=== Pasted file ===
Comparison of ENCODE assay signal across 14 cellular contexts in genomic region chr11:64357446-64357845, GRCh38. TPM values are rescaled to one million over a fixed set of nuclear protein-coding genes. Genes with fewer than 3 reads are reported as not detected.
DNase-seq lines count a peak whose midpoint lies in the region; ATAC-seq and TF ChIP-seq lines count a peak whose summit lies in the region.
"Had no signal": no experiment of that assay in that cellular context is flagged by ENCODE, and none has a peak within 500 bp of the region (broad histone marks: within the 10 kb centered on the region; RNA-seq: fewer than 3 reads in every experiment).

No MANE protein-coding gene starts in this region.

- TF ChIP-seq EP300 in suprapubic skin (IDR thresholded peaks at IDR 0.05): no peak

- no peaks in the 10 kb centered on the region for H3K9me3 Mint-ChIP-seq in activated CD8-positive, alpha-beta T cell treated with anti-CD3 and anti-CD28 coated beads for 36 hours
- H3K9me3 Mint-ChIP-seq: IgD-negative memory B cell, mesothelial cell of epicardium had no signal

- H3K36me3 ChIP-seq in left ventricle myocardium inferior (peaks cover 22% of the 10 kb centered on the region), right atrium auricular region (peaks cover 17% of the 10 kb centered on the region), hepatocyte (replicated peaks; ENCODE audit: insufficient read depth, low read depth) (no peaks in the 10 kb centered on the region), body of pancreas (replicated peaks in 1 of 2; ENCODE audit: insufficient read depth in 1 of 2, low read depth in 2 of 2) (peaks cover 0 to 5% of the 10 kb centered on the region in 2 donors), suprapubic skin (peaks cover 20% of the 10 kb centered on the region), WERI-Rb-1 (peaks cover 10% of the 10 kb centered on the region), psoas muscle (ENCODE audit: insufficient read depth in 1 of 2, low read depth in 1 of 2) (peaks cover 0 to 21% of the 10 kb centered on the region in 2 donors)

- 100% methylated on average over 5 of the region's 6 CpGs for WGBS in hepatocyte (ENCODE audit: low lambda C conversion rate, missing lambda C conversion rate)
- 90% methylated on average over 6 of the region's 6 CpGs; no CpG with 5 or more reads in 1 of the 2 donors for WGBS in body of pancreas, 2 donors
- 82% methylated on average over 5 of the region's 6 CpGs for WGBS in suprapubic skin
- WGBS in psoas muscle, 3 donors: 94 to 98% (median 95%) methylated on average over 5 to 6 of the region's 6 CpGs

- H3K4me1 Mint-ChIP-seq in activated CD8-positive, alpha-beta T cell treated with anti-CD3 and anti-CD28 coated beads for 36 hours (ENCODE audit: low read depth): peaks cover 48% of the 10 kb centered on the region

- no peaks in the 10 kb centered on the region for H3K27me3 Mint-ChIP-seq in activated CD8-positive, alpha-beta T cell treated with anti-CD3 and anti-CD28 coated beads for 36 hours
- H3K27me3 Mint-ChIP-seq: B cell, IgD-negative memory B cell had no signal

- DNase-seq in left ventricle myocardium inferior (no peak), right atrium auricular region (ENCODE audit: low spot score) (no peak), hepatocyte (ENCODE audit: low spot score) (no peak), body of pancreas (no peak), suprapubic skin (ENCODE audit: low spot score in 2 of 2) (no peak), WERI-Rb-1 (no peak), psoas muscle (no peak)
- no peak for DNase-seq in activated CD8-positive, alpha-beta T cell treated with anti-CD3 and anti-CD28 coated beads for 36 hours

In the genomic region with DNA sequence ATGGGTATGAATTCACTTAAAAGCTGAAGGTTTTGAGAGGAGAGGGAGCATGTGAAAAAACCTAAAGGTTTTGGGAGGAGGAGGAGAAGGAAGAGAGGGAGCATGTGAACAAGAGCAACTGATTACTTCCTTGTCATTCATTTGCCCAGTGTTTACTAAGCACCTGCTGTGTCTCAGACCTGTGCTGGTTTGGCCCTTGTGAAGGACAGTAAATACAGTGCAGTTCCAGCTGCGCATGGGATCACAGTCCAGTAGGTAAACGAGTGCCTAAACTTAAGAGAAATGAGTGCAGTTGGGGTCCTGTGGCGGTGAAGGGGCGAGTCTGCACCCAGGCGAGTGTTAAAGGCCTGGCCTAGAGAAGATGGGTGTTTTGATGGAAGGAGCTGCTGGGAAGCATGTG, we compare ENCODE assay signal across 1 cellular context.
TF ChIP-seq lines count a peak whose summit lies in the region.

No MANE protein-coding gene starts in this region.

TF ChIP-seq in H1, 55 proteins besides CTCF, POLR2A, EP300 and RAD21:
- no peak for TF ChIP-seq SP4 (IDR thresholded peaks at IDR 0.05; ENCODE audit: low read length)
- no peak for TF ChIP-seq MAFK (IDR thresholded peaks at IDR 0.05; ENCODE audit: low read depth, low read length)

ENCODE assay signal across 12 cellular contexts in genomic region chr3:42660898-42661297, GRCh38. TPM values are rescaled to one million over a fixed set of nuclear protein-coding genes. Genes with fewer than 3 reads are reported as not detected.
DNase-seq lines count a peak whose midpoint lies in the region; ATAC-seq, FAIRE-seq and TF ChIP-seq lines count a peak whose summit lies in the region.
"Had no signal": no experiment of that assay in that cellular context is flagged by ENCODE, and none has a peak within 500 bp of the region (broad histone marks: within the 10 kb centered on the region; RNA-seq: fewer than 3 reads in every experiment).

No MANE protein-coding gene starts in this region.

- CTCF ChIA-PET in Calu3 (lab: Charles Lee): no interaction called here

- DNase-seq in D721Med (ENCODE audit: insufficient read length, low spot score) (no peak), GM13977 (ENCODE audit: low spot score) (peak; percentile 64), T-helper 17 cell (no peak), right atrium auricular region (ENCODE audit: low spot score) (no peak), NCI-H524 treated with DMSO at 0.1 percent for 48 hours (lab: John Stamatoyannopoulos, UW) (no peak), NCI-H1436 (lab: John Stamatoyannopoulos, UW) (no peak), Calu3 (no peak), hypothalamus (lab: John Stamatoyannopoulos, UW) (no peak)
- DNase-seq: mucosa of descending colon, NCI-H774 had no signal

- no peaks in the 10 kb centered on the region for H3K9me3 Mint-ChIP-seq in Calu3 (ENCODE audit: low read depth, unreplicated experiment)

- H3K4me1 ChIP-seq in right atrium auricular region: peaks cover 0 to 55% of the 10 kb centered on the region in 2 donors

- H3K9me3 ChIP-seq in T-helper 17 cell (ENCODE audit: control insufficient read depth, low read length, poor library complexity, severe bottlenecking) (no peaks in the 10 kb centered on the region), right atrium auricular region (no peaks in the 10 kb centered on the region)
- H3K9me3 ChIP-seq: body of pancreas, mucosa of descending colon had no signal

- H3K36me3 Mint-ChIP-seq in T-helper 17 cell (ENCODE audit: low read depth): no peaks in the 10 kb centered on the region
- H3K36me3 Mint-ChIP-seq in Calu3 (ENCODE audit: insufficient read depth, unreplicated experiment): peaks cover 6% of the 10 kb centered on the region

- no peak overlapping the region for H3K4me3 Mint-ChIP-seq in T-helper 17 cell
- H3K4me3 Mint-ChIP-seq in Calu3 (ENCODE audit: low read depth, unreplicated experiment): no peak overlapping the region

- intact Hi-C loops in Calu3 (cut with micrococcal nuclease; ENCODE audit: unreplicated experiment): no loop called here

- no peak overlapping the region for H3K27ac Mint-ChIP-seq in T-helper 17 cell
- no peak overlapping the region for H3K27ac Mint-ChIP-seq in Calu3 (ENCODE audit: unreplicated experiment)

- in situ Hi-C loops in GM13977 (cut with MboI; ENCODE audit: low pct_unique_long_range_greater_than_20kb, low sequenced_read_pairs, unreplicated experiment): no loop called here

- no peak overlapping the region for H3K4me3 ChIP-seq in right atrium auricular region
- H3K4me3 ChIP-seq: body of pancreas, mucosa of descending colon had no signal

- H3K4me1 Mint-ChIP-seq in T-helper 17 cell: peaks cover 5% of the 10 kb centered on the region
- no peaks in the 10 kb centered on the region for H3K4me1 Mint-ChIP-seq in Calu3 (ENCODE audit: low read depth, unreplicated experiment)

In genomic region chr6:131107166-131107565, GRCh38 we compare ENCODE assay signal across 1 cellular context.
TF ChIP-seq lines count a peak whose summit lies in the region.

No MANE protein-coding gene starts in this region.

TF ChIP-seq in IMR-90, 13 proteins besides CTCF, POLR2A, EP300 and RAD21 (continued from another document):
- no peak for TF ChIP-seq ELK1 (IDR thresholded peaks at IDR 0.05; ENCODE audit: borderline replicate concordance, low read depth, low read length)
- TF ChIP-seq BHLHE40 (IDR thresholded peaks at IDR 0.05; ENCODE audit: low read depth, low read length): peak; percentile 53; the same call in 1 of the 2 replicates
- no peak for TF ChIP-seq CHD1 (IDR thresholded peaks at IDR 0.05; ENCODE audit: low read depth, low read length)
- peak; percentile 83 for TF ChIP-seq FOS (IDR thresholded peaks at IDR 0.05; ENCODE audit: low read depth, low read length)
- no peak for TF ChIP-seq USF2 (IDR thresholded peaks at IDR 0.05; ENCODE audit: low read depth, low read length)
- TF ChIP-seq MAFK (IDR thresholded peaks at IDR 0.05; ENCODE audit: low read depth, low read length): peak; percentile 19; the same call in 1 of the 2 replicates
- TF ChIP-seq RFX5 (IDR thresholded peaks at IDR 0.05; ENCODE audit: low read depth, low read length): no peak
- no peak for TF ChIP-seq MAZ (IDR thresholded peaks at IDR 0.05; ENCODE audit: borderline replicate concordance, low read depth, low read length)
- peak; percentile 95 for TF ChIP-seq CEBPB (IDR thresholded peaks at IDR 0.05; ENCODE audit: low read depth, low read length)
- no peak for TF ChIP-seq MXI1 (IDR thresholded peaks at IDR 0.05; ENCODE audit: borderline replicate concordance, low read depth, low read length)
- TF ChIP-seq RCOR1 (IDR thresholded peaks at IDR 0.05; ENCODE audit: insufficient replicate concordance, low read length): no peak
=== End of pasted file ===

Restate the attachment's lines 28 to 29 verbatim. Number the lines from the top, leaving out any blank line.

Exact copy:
- CTCF ChIA-PET in Calu3 (lab: Charles Lee): no interaction called here

- DNase-seq in D721Med (ENCODE audit: insufficient read length, low spot score) (no peak), GM13977 (ENCODE audit: low spot score) (peak; percentile 64), T-helper 17 cell (no peak), right atrium auricular region (ENCODE audit: low spot score) (no peak), NCI-H524 treated with DMSO at 0.1 percent for 48 hours (lab: John Stamatoyannopoulos, UW) (no peak), NCI-H1436 (lab: John Stamatoyannopoulos, UW) (no peak), Calu3 (no peak), hypothalamus (lab: John Stamatoyannopoulos, UW) (no peak)